SUMMARY: The morphology of filiform papilla root in the tongue of Chinese yellow cattle were studied by scanning electron microscopy, and several geometric models were established to analyze the possible effects of such structures on lingual mechanical functions. Conical and tongue-like filiform papillae were detected in different locations on the lingual surface, along with six types of root structures. A lingual groove surrounded the papillae in five of these structures. To date, such grooves have not been discussed in studies on bovine lingual morphology, and those distributed on the dorsal surface of the lingual apex can limit the motion ranges of filiform papillae. Two secondary papillae emerged from a groove on the dorsal surface of the lingual apex’s caudal half; these papillae can protect a filiform papilla root from damage. The grooves and the flat orientation of such papillae on the dorsal surface of the lingual body can reduce energy expenditure during forage transportation. A lingual rib that can strengthen the filiform papilla root emerged from a groove on the dorsal surface of the rostral half of the lingual body. On the dorsal surface of the lingual body’s caudal half, all filiform papillae emerged from a groove to form low lingual walls that can protect the roots from being crushed by forage. High lingual walls were generated on the lateral surface of the lingual apex; these walls enable filiform papillae to adapt to harsh food environments effectively. The root structures on the lingual body’s lateral surface were adequately simple and did not exhibit lingual grooves; thus, hydraulic resistance may decrease during mastication. Diverse root structures can optimize the lingual mechanical functions and improve self-protection capability in combination with the appearance and distributions of these papillae. All the aforementioned features may be the result of environmental adaption and cattle evolution.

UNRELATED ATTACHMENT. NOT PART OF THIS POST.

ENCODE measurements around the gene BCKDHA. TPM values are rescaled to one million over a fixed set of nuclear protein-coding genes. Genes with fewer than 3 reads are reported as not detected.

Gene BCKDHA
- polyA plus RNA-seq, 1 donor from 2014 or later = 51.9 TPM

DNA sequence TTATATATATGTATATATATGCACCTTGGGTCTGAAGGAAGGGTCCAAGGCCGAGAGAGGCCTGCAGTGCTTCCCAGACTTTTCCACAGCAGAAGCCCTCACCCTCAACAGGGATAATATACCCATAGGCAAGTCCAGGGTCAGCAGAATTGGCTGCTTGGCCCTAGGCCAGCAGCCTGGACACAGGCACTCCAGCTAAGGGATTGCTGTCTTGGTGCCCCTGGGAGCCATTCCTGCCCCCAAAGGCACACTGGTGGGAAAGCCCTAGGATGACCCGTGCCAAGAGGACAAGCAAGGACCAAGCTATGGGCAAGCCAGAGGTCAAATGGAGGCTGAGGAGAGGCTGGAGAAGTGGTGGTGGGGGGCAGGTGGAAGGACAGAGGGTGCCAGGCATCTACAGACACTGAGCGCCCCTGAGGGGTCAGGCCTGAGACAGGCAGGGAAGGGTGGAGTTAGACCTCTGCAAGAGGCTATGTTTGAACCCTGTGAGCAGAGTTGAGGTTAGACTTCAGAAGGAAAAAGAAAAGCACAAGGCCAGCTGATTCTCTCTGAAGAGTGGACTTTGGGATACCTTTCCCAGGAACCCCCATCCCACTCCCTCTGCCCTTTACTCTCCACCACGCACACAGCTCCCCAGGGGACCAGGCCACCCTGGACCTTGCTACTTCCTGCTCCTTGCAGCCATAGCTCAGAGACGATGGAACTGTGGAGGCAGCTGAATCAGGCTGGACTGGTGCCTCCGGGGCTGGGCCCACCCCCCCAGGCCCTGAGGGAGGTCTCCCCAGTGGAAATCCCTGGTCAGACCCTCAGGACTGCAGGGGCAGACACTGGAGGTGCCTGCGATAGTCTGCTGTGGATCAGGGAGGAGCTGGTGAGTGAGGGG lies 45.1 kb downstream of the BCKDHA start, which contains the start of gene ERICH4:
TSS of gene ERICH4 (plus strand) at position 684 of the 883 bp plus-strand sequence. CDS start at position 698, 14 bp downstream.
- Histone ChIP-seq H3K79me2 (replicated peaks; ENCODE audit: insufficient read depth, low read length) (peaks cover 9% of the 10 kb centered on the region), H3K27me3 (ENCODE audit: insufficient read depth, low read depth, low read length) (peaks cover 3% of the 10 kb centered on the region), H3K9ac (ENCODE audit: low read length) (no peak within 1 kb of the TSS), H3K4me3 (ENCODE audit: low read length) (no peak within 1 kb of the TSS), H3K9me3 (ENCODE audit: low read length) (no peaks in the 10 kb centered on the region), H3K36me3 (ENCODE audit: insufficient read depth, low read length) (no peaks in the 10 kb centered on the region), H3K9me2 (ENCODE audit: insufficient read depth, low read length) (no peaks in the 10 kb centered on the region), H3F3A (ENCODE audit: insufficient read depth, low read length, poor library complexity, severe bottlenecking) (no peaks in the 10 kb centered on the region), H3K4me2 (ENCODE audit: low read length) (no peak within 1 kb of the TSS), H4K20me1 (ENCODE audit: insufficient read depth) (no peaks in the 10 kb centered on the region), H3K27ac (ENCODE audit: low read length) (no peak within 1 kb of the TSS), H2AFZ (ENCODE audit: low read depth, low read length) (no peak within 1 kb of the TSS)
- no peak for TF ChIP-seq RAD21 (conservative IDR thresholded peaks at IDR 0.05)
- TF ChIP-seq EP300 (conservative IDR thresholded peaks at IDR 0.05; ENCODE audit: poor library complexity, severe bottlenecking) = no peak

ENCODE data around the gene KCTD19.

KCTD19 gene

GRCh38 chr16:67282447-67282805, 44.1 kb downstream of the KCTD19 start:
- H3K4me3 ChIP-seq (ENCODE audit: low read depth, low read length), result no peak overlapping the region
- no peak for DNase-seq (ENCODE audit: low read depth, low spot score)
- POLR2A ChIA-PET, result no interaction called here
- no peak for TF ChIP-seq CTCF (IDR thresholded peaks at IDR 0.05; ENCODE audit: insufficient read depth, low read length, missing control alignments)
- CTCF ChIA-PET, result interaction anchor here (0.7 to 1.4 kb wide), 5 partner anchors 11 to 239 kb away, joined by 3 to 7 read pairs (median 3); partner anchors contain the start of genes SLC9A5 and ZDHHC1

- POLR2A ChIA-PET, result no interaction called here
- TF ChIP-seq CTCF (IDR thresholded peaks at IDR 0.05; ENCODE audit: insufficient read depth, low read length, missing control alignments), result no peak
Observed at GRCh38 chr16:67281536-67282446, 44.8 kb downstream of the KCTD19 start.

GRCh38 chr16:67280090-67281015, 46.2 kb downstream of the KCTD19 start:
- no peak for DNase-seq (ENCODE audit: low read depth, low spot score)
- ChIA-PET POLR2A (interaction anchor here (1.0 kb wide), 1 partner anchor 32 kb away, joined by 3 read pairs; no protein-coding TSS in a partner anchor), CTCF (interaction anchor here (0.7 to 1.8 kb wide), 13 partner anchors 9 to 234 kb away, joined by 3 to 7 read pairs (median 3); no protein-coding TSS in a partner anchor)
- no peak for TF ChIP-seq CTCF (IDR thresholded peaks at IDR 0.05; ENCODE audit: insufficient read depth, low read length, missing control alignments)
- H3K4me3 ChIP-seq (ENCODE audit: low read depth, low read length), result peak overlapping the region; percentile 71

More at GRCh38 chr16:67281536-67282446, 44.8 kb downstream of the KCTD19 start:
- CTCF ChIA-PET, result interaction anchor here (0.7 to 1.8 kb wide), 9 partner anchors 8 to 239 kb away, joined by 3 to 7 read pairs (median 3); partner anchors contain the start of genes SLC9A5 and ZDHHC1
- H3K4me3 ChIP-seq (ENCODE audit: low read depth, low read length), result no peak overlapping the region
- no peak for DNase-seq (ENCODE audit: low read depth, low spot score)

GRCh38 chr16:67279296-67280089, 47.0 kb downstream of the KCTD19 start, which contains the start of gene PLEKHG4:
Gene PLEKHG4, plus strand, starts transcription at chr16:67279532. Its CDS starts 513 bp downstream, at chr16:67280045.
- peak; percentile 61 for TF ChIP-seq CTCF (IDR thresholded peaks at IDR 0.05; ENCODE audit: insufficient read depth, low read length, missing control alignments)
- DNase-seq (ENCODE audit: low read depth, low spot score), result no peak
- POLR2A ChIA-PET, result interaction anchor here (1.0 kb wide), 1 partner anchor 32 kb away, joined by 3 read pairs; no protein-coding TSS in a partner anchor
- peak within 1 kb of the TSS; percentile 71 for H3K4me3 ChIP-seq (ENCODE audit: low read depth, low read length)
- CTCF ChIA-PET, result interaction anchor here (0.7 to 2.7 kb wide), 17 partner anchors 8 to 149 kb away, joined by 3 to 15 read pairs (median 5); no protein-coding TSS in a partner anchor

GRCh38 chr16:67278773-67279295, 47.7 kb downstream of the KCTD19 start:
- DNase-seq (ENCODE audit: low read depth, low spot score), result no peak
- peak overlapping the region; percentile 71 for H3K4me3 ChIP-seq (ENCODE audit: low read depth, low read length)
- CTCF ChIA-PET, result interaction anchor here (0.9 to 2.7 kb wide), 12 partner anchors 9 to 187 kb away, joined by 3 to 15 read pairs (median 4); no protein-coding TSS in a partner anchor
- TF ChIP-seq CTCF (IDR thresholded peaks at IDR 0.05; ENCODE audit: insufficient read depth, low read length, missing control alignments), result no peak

KEY WORDS: Morphology; Root structure; Filiform papillae; Mechanical function; Tongue.